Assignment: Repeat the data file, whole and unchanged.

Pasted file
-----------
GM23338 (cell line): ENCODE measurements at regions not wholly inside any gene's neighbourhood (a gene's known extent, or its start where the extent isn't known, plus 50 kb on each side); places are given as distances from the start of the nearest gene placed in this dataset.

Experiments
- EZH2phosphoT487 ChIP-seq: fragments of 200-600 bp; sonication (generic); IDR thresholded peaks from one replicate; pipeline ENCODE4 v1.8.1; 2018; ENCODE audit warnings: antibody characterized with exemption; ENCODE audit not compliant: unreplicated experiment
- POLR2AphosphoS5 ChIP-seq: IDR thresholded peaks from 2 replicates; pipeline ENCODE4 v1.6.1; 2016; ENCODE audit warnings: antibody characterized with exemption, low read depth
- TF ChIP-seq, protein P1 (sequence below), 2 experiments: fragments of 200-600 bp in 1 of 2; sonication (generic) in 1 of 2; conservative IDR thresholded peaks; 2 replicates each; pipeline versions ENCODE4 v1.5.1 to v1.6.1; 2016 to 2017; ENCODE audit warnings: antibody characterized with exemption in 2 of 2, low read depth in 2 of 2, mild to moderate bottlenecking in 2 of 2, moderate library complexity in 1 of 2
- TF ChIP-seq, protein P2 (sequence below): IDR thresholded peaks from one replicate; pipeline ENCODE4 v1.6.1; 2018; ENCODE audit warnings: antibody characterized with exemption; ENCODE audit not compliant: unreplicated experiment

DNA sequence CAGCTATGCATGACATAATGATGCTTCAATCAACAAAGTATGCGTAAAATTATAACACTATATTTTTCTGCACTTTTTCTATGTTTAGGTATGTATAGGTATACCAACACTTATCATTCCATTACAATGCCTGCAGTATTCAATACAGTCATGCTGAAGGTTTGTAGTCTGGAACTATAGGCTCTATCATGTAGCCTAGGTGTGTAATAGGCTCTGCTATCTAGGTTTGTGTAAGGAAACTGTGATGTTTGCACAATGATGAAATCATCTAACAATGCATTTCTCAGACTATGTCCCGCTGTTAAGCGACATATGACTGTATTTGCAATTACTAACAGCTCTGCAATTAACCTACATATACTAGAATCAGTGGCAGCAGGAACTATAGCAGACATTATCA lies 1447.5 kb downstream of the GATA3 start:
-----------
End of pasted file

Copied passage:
GM23338 (cell line): ENCODE measurements at regions not wholly inside any gene's neighbourhood (a gene's known extent, or its start where the extent isn't known, plus 50 kb on each side); places are given as distances from the start of the nearest gene placed in this dataset.

Experiments
- EZH2phosphoT487 ChIP-seq: fragments of 200-600 bp; sonication (generic); IDR thresholded peaks from one replicate; pipeline ENCODE4 v1.8.1; 2018; ENCODE audit warnings: antibody characterized with exemption; ENCODE audit not compliant: unreplicated experiment
- POLR2AphosphoS5 ChIP-seq: IDR thresholded peaks from 2 replicates; pipeline ENCODE4 v1.6.1; 2016; ENCODE audit warnings: antibody characterized with exemption, low read depth
- TF ChIP-seq, protein P1 (sequence below), 2 experiments: fragments of 200-600 bp in 1 of 2; sonication (generic) in 1 of 2; conservative IDR thresholded peaks; 2 replicates each; pipeline versions ENCODE4 v1.5.1 to v1.6.1; 2016 to 2017; ENCODE audit warnings: antibody characterized with exemption in 2 of 2, low read depth in 2 of 2, mild to moderate bottlenecking in 2 of 2, moderate library complexity in 1 of 2
- TF ChIP-seq, protein P2 (sequence below): IDR thresholded peaks from one replicate; pipeline ENCODE4 v1.6.1; 2018; ENCODE audit warnings: antibody characterized with exemption; ENCODE audit not compliant: unreplicated experiment

DNA sequence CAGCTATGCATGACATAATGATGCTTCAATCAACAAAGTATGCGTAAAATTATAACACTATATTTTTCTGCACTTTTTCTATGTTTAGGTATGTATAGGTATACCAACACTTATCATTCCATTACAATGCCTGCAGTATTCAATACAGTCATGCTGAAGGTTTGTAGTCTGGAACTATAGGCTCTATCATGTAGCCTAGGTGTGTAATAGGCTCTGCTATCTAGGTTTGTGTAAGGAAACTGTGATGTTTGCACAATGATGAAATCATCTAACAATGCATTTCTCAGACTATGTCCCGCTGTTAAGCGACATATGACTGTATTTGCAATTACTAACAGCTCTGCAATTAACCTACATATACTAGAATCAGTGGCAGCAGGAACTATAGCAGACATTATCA lies 1447.5 kb downstream of the GATA3 start: